It’s almost turkey time, which means we’re looking at creative alternatives to the traditional Thanksgiving menu, starting with homemade poultry seasoning. Poultry seasoning is commonly used for roasting chicken or turkey, but you can find it called for in stuffing recipes and some soups as well. If you’re like me, your early encounters with poultry seasoning were pretty limited to McCormick. I assumed that all poultry seasoning tasted the same as the one I remember from my mother’s spice rack. While the taste profile of most poultry seasoning is savory, there’s so much variation, depending on the particular combination of herbs and spices. If you can’t find poultry seasoning and need some, or even if you just want to customize your own blend, here is the best way to proceed.


Parsley, Sage, Rosemary & Thyme (Yes Really)

If you’re going by the McCormick blend, the ingredients in poultry seasoning are some combination of sage, marjoram, rosemary, black pepper, and nutmeg. Poultry seasoning based on parsley, sage, rosemary, and thyme is the most common variation (we’re pretty sure the Simon and Garfunkel rendition of “Scarborough Fair” is based entirely on a chicken). This is true especially for stuffing, but another big hitter that works really well for roasting is marjoram. We like marjoram because it has a similar flavor to oregano and even mint, but with a subtly different nuance of flavor.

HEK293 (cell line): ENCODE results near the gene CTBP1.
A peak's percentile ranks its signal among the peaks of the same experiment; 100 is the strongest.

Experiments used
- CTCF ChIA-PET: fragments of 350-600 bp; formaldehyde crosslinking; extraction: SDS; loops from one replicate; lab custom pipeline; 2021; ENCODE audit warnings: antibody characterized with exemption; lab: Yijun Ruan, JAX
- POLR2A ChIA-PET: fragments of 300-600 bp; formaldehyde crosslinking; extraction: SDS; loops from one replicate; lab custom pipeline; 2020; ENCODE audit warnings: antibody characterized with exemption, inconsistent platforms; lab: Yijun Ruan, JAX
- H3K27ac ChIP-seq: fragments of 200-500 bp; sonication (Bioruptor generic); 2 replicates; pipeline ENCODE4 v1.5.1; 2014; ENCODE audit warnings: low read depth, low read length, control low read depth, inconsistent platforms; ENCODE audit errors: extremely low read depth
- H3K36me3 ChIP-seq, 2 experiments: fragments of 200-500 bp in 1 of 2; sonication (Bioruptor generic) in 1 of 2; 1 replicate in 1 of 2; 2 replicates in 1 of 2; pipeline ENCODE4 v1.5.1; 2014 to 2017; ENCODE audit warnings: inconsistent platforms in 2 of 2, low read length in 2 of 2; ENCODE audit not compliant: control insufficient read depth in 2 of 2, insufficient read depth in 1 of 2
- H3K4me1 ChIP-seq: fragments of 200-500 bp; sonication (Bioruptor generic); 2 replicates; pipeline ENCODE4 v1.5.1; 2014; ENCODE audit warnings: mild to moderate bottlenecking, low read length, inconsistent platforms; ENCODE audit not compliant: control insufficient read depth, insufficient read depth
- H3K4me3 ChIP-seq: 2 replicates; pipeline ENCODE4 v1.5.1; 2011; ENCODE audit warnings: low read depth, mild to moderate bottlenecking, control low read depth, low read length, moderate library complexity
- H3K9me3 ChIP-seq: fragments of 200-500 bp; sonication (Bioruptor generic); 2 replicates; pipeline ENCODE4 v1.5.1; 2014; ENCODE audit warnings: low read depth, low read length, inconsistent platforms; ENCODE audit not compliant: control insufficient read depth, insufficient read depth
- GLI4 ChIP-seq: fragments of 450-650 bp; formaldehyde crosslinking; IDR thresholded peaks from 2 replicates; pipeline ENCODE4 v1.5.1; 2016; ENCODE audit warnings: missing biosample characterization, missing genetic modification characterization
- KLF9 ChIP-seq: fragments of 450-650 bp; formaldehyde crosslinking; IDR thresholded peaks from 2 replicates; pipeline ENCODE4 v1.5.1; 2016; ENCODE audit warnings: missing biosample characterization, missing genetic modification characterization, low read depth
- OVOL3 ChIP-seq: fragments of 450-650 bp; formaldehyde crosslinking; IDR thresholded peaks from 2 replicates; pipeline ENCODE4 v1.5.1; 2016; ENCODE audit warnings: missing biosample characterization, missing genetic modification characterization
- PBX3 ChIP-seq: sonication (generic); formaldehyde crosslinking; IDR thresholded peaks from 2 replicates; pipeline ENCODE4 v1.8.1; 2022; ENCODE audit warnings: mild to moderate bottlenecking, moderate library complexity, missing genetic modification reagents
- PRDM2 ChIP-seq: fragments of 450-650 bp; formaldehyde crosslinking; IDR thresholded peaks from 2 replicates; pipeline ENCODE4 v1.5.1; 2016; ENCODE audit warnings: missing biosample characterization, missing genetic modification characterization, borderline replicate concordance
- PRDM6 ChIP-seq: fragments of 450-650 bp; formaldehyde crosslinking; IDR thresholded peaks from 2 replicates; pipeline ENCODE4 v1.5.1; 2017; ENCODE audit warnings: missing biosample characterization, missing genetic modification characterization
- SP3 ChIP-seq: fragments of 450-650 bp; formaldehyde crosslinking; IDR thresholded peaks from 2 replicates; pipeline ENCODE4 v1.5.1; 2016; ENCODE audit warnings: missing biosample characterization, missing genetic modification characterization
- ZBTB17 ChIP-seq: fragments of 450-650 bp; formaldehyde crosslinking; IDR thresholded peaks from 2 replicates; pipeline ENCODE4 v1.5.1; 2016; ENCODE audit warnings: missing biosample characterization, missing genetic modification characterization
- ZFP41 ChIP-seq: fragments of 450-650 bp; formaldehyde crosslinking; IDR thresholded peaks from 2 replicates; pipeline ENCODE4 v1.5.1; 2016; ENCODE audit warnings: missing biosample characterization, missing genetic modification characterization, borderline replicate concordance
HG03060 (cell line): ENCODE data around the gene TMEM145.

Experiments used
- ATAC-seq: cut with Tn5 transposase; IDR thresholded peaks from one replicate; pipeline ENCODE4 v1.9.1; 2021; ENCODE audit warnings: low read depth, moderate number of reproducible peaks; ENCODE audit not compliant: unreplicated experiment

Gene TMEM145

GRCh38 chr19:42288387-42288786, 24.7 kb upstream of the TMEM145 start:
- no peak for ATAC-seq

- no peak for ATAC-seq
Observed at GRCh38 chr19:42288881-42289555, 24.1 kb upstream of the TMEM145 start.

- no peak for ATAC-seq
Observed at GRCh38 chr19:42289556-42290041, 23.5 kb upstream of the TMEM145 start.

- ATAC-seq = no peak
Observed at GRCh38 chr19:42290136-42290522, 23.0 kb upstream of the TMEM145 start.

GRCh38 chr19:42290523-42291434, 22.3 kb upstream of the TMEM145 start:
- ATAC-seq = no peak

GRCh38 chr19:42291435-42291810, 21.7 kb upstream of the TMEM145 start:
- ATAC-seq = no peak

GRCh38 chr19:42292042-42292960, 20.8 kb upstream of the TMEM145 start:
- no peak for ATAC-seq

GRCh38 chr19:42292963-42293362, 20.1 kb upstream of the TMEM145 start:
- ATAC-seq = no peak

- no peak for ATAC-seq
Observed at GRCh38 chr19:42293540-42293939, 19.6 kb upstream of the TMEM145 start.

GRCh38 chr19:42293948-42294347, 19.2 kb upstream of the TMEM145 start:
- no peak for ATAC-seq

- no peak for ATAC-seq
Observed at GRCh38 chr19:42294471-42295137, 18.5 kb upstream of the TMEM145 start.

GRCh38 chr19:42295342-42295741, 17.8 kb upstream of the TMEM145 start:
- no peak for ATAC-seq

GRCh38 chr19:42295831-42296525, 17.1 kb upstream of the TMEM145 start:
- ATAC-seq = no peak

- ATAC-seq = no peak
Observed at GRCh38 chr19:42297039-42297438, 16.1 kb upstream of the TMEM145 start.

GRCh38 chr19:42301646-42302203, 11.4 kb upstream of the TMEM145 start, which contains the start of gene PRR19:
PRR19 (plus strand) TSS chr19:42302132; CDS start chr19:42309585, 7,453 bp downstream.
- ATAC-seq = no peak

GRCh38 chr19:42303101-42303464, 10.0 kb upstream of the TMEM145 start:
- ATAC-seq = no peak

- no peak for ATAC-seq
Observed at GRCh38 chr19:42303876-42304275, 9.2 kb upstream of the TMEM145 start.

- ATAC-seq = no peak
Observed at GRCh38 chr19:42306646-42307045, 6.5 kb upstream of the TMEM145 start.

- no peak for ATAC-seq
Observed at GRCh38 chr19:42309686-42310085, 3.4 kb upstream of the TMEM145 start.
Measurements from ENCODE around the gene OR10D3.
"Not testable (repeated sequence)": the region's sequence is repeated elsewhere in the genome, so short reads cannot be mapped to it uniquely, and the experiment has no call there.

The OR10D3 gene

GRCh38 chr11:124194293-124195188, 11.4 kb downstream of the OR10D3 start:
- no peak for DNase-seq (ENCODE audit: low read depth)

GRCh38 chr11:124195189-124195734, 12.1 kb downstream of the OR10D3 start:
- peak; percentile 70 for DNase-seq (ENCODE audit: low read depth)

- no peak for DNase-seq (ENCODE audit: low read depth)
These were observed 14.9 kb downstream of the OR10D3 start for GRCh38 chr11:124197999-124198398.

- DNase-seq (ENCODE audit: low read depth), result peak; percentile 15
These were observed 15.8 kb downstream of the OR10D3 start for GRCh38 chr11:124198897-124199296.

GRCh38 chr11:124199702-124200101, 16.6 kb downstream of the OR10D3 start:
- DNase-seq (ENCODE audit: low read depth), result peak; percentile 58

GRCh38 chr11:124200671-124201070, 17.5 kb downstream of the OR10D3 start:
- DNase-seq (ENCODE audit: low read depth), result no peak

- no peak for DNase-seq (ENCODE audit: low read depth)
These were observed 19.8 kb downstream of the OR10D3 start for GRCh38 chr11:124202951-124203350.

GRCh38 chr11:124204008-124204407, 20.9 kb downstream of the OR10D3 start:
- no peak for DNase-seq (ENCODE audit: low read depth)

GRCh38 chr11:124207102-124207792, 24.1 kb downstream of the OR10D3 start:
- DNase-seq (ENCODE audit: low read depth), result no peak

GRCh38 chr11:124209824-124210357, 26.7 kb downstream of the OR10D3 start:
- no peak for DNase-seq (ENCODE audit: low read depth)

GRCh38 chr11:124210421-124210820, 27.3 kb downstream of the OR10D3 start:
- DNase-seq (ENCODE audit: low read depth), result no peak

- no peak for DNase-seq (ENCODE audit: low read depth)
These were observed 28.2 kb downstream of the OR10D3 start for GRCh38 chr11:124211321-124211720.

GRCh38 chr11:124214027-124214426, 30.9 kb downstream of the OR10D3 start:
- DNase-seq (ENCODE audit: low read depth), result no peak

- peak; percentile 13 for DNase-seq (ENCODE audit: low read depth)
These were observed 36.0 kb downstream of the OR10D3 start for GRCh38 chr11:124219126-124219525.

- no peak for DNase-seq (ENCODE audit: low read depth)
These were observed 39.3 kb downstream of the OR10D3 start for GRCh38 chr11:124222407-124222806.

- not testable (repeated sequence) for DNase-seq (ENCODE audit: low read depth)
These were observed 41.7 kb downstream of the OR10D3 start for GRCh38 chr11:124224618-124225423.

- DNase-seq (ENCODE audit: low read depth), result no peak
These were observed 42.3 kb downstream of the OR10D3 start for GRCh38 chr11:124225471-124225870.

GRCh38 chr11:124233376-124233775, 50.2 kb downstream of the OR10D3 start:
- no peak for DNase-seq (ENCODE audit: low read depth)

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10 Brilliant Ways to Repurpose Pie Dough Scraps

Look at everything you can do with pie dough scraps! Pie dough in all of its buttery, flaky glory can go from scraggly bits piled high in the corner of a floured cutting board to a beautiful, transformative treat.

So why do we throw them away? Are we …

Look at everything you can do with pie dough scraps! Pie dough in all of its buttery, flaky glory can go from scraggly bits piled high in the corner of a floured cutting board to a beautiful, transformative treat.

So why do we throw them away? Are we scared to overwork notoriously delicate dough? Skeptical that we could make anything with such a small amount?

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A Handy Guide to Homemade Sandwich Bread

The Perfect Loaf is a column from software engineer turned bread expert (and Food52’s Resident Bread Baker), Maurizio Leo. Maurizio is here to show us all things naturally leavened, enriched, yeast-risen, you name it—basically, every vehicle to slather…

The Perfect Loaf is a column from software engineer turned bread expert (and Food52's Resident Bread Baker), Maurizio Leo. Maurizio is here to show us all things naturally leavened, enriched, yeast-risen, you name it—basically, every vehicle to slather a lot of butter on. Today, he’s discussing sandwich loaves, and whether the best bread comes from Pullman pans or traditional loaf pans.